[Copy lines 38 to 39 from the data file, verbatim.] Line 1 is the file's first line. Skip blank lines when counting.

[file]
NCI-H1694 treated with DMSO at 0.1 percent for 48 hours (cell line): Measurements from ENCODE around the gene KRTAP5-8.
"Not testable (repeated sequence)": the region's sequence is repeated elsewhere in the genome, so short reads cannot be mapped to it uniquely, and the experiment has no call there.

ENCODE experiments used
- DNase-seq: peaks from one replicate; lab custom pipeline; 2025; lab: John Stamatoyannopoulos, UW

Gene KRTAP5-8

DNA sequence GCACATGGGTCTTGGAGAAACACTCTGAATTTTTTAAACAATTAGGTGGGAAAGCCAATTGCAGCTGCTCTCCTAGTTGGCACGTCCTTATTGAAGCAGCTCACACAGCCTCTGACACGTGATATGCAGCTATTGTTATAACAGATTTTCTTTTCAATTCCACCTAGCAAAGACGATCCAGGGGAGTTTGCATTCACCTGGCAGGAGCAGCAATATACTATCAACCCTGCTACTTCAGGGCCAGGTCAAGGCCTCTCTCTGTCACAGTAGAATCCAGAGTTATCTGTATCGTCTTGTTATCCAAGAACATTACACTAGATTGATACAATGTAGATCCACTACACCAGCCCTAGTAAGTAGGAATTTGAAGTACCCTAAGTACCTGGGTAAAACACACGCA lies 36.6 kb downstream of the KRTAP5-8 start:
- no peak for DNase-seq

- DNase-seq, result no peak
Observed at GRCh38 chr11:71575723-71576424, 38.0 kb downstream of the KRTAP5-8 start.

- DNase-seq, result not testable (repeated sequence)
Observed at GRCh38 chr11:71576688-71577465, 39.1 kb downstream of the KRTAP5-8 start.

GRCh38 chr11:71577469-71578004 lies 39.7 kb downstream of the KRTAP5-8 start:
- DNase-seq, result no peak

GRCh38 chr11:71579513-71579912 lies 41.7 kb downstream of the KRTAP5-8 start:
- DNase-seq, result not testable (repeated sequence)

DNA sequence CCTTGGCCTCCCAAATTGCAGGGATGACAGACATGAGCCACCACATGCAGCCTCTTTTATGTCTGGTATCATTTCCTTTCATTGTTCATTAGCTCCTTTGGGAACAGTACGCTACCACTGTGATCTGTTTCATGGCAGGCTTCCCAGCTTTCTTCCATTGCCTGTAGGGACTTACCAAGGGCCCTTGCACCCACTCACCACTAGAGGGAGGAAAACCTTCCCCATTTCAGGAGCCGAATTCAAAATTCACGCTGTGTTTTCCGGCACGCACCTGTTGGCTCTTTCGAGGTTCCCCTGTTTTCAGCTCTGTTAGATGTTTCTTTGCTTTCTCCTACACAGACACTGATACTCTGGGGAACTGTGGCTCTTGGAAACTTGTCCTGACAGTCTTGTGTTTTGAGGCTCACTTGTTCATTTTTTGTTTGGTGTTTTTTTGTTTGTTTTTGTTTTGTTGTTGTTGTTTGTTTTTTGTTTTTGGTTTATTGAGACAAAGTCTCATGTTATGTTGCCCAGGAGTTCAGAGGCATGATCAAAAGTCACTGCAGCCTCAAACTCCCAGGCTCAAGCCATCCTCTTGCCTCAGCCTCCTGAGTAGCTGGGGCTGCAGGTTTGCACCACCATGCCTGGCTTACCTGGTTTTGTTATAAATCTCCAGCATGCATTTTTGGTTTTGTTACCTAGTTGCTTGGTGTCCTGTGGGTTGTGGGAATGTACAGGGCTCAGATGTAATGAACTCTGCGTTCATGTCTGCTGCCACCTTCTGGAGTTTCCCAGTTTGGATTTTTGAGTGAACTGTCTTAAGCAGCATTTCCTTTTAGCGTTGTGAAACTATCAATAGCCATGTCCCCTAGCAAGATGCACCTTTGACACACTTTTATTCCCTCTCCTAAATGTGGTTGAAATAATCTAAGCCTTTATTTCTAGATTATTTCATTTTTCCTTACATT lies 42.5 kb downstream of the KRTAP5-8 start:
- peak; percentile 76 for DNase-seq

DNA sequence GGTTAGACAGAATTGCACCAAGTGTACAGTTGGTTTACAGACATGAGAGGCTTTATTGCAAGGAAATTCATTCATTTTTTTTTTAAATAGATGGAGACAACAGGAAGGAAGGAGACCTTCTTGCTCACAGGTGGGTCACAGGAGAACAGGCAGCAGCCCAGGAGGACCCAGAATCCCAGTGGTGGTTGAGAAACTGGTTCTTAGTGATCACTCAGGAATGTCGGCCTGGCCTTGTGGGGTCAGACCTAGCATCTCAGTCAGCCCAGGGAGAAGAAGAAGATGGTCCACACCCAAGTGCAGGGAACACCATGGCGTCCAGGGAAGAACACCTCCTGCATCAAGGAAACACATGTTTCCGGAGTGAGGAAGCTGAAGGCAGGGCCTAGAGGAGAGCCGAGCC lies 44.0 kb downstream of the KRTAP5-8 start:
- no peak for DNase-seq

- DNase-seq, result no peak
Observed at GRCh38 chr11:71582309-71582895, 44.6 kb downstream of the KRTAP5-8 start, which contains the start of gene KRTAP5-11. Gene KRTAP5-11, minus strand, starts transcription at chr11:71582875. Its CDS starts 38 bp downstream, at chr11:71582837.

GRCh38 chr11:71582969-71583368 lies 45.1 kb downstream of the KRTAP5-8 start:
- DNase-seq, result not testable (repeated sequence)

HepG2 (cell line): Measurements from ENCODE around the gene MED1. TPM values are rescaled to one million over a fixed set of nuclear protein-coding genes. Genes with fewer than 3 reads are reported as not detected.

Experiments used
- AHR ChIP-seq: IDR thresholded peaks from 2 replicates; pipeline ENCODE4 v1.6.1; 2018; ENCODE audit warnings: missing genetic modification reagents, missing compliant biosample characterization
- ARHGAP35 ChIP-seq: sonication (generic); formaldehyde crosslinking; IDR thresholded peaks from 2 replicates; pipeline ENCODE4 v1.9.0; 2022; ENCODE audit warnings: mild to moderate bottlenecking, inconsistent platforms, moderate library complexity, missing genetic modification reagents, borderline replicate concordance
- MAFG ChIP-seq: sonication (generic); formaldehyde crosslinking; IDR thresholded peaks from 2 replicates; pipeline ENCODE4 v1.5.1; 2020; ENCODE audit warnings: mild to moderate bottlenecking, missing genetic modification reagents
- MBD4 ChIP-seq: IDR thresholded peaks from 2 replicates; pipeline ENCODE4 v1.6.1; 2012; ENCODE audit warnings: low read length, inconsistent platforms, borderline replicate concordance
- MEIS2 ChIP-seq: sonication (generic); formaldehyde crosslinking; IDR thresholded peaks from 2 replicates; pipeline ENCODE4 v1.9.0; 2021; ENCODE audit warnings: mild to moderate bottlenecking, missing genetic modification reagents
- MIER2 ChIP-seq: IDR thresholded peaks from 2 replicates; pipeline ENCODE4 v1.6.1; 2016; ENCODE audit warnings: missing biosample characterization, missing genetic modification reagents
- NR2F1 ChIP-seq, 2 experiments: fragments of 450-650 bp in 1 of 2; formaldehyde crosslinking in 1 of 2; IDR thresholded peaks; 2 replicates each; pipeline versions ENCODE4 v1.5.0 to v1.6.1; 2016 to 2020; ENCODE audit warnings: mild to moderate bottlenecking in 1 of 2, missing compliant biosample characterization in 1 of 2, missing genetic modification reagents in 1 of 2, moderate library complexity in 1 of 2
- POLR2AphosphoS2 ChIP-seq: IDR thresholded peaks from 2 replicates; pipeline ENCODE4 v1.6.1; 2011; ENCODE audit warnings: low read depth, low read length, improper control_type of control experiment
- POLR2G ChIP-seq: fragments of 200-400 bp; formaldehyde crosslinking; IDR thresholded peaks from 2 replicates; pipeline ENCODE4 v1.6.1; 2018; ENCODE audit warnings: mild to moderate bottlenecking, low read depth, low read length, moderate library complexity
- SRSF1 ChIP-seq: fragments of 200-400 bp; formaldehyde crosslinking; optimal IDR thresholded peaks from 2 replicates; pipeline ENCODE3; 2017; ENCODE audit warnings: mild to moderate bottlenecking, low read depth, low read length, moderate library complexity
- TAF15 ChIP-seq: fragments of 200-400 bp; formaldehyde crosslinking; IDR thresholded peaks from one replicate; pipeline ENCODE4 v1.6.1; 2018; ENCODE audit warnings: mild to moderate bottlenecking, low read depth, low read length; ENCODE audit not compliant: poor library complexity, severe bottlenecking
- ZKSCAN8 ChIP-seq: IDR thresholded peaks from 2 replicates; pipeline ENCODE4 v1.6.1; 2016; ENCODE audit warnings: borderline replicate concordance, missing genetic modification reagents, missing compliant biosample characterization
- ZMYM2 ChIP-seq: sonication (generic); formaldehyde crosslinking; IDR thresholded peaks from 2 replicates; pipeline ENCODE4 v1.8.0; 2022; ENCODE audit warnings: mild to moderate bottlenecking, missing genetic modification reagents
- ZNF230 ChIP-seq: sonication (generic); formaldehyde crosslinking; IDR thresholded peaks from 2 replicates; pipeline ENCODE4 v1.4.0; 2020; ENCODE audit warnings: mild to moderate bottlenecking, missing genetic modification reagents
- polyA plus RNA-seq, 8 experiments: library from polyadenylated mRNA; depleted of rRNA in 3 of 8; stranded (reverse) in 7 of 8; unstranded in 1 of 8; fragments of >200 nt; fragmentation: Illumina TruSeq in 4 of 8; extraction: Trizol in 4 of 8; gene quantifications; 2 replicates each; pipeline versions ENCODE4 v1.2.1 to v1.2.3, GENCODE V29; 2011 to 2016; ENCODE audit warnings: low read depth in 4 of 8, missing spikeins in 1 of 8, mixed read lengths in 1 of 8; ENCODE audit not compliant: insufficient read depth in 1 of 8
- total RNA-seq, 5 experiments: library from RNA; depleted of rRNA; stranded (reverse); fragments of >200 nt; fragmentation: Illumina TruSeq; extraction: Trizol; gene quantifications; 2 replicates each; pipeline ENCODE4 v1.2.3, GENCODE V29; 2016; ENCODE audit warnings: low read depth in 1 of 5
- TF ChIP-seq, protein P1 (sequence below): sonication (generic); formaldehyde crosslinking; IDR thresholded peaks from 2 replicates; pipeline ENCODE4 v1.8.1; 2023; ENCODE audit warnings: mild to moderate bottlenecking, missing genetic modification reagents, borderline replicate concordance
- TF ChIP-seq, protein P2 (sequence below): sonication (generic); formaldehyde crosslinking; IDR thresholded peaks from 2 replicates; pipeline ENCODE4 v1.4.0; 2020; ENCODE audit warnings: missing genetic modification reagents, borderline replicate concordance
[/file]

- ZMYM2 ChIP-seq: sonication (generic); formaldehyde crosslinking; IDR thresholded peaks from 2 replicates; pipeline ENCODE4 v1.8.0; 2022; ENCODE audit warnings: mild to moderate bottlenecking, missing genetic modification reagents
- ZNF230 ChIP-seq: sonication (generic); formaldehyde crosslinking; IDR thresholded peaks from 2 replicates; pipeline ENCODE4 v1.4.0; 2020; ENCODE audit warnings: mild to moderate bottlenecking, missing genetic modification reagents